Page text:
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    I loved this article. It’s like being in yarn heaven.

  • October 3, 2014 at 11:21 am
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    Omg! Mikey, what a wonderful, well written article. I felt like I was right there with you. The only thing missing was the noise and the smells. Thank you so much for sharing the experience.

  • October 2, 2014 at 8:23 pm
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    I love to learn new things. Had no idea yarn had such a lengthy journey before finding its way to my hooks and needles!

    And by the way….I’m Ivy’s grandma and we’re going to make sure she’s a yarnie!

  • October 2, 2014 at 6:06 am
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    That is SO cool! I was there the day you took the tour and was dying to see what the whole process was like…AMAZING! Thank You for sharing!!

  • October 2, 2014 at 12:56 am
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    This was awesome.You should suggest to them that a video walk through would be great.I mean not just for us adults but it would be quite informative for young children.Just like learn how crayons are made. ( Oh and by the way how the heck did you keep your calm in all that yarn being around you?)

  • October 2, 2014 at 12:36 am
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    Yes! A video would be fabulous. (I love to read and watch the video and watch the video and read. It’s what I do with books-on-tape, movies. I dive in and can’t seem to get enough of what I love/enjoy.) Yarn, watchout!

  • October 2, 2014 at 12:21 am
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    Very Cool, I have watched “How It’s Made” before and this is goes right along with it. I loved the pic’s and your explanations. It is so amazing on how fast and machine oriented it is. I adore the warehouse view and the winding. Thank you so much for sharing. 🙂

  • October 1, 2014 at 11:35 pm
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    How awesome. My mother was a fiber artist – hand weaver – and I can take wool from raw on the sheep to useable yarn. Don’t do it any longer but know how. So this was very cool to me.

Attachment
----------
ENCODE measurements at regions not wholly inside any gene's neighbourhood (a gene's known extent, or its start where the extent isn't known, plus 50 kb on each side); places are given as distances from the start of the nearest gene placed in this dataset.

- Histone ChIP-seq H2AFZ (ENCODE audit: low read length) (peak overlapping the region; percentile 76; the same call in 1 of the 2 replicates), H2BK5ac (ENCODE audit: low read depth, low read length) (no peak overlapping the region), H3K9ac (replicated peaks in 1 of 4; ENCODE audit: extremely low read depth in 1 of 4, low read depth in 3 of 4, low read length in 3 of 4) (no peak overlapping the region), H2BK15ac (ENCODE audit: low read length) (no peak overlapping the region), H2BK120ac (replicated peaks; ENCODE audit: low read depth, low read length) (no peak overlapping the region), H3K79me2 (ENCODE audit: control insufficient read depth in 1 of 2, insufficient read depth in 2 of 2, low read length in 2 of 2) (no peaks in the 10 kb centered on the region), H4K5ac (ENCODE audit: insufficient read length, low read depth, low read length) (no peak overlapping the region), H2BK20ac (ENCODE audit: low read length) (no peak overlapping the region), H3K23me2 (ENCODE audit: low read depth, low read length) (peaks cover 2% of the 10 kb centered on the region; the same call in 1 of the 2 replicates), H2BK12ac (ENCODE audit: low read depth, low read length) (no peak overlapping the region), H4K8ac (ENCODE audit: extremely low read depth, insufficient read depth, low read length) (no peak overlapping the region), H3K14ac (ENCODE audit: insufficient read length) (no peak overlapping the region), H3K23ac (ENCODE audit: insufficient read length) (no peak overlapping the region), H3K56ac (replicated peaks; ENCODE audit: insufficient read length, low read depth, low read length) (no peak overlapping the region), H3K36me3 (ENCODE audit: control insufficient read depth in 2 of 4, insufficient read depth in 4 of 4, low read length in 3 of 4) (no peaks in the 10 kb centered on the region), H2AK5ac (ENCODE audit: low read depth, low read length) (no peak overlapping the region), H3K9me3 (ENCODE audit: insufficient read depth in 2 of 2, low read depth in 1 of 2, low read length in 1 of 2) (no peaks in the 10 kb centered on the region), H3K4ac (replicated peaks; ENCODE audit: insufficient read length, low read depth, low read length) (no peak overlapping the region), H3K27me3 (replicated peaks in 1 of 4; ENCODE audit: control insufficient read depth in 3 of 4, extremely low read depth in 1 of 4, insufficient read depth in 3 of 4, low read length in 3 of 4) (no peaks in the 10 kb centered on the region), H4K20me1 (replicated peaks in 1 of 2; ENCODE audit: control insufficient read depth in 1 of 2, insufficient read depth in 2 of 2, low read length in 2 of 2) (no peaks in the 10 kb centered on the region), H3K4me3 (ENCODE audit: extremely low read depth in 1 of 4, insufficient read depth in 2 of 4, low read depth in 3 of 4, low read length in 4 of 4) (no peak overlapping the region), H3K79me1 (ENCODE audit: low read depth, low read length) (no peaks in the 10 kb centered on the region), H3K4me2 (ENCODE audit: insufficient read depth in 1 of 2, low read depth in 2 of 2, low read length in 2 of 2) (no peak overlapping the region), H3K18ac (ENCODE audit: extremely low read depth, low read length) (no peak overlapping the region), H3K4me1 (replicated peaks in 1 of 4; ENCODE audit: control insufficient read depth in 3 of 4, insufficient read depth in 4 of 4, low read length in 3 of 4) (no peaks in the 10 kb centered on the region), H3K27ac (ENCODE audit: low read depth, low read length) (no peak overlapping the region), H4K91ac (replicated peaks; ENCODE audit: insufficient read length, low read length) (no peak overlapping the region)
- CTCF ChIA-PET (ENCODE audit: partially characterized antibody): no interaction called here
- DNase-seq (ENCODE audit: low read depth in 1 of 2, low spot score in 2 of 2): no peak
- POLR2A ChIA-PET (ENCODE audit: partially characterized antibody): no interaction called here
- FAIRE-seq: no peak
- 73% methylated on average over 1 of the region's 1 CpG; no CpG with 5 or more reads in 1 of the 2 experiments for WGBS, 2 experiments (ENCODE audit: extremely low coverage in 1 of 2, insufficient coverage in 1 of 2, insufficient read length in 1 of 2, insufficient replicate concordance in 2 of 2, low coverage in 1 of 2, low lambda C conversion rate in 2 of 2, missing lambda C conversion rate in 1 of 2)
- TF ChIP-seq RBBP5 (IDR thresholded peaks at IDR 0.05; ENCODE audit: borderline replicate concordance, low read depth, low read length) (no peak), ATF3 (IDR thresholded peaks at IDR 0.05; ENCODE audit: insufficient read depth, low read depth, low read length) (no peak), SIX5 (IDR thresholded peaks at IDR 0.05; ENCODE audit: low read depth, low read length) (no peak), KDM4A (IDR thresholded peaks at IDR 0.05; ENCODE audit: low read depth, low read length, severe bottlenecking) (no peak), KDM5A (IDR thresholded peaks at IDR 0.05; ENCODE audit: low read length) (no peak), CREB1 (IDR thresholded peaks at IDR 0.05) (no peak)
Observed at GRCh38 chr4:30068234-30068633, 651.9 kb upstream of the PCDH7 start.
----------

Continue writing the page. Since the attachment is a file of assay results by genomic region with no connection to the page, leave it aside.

• April 19, 2015 at 9:02 pm
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      I would love to learn all of those processes.

  • October 1, 2014 at 11:29 pm
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    Thank you Mikey, that was great! Would love to see any more pictures you have. Yarn eutopia!!

  • October 1, 2014 at 10:59 pm
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    I very much enjoyed the behind the scenes look at yarn manufacturing. I particularly found the knots interesting. My grandmother, who was born in 1888 and married at the age of 18, worked in a mill before marrying. As a young girl, I remember her comments whenever she found a knot in the skein of yarn she was using. She wound note that that was a sign of poor quality, saying that ends should have been woven together. Thank you for bringing my grandmother back to me.

  • October 1, 2014 at 10:12 pm
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    Thank you, Dan and Mikey, for the wonderful inside look. I certainly didn’t know that much went into the packaging of yarn. I’ll look at my yarn skeins a little differently from now on!

  • October 1, 2014 at 9:31 pm
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    I loved seeing this! Thank you so much. I would love also to see the yarn winders.

  • October 1, 2014 at 9:05 pm
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    Very interesting! Any on video? That would be super cool!

  • October 1, 2014 at 8:51 pm
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    What a great tour! Definitely would love to see pictures of the hands free automated winder! I recently had the opportunity to tour a sock factory and made the statement that it would be cool to see how yarn was made! Thank you!